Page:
Health and Life Insurance Comparison Site Quoteboffin.co.uk Welcomes New Research on the Prevention and Treatment of Alzheimer's
Released on: July 15, 2010, 05:25 am
Author: QueryCLick LTD
A study published in The Journal of the Federation of American
Societies for Experimental Biology has suggested that the eating habits
of those suffering from Alzheimer's may have an effect on their
The research involved two groups of mice being fed two different diets over the
course of 5 months. A precious study had shown that foods rich in methionine - an
amino acid - were able to increase the symptoms of dementia within mice, and as a
result scientists deduced that it may be effective in the increased risk of
The most recent study sought then to determine if the methionine induced effects
could be counteracted and even reversed. For 3 months one group of mice was fed a
methionine filled diet, whilst the other group ate a healthy, balanced diet. The
mice on the methionine diet were then introduced to a healthy menu, and the results
were analysed after another 2 months.
The scientists found that the negative effects suffered following the 3 month period
eating the amino acid had been reversed. The discovery demonstrated the capability
of the brain to counteract the damaging effects it has endured. However, the study
is far from conclusive, not least due to the fact that the test subjects were mice.
There is uncertainty regarding the applicability of such results to humans.
Rebecca Wood, chief executive of Alzheimer's Research Trust commented on the
findings, reminding us that:
“This research is on mice, but the Alzheimer's Trust is supporting work looking at
the effects of this type of diet on people. We look forward to the results but at
the moment we don’t yet know if this type of diet could have beneficial effects for
people with Alzheimer’s.”
Health insurance comparison site Quoteboffin.co.uk have
given their backing to the research findings, insisting that:
“Any investigation into the causes and potential treatments for this disease are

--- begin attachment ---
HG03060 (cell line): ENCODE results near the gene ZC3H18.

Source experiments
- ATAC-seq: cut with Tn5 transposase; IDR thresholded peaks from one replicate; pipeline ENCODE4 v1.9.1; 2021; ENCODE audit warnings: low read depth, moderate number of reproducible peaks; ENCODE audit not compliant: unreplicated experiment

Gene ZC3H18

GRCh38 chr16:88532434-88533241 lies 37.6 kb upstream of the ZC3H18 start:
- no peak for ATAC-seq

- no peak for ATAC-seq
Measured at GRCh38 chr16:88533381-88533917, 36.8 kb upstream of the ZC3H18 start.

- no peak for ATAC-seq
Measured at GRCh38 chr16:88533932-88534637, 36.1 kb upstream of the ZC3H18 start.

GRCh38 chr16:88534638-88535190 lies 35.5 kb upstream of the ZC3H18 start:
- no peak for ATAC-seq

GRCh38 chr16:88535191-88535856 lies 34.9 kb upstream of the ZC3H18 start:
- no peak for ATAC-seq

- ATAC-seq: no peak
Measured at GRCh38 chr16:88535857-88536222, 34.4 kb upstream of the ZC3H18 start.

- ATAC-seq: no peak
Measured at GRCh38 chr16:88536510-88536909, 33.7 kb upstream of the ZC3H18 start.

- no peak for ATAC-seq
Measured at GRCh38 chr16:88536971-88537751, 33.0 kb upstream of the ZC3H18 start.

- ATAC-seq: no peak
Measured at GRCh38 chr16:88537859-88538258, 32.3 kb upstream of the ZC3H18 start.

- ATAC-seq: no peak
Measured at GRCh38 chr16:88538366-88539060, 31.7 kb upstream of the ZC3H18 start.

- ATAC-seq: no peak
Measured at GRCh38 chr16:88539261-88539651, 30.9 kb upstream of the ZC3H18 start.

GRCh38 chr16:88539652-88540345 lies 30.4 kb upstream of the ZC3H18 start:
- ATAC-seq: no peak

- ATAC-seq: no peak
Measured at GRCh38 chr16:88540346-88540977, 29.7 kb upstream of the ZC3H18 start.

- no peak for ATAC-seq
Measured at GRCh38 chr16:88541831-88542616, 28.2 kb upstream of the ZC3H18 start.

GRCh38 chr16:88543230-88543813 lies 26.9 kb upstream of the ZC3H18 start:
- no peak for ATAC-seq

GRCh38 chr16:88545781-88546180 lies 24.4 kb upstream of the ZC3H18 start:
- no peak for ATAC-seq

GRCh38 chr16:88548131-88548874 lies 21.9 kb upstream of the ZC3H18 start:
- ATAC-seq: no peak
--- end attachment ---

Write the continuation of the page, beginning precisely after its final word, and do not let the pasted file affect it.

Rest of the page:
crucial, as research is the main tool we have in the battle against Alzheimer's.”
Another piece of research carried out recently, revealed that people with larger
craniums possess better cognitive abilities, including memory and thinking skills.
270 patients were recruited for the trials, the results of which were published in
the Neurology journal.
The research demonstrated that comparatively larger brains possess more neurons and,
as a result, more connections between the neurons. The patients, all suffering from
the same level of Alzheimer's disease, took part in various memory tests which were
analysed by scientists. They found that for every 1% of brain cell death, an
additional centimetre of head size was linked with a 6% greater score on such tests.
While it has been shown that the brain is 93% formed by the age of 6, scientists
involved in the study believed that Alzheimer's prevention should be geared towards
the preschool age group. This was an opinion shared by Quoteboffin.co.uk, who believe that the earlier an awareness of dementia
is instilled in society, the better our outlook for future generations will be.
Although genetics play a major role, external factors such as nutrition, central
nervous system infections and brain damage early in life also have an effect on the
future development of dementia and Alzheimer's. As such, it is believed that
improvements in pre-natal and early life conditions may significantly increase brain
Speaking about this study, the Alzheimer's Research Trust warned that it was
dangerous to focus too much attention on one factor in the fight against the
disease. Head of Research for the organisation Dr Simon Ridley, commented that:
“...too much focus should not be placed on a single risk factor, as Alzheimer’s was
a very complex disease...”
Quoteboffin.co.uk is an online insurance comparison website offering life insurance
comparison tools that allow users to search the market and procure the best life
insurance policies and quotes.
QuoteBoffin.co.uk was launched in February 2010 and is a trading style of David and
Co Consultants Limited.
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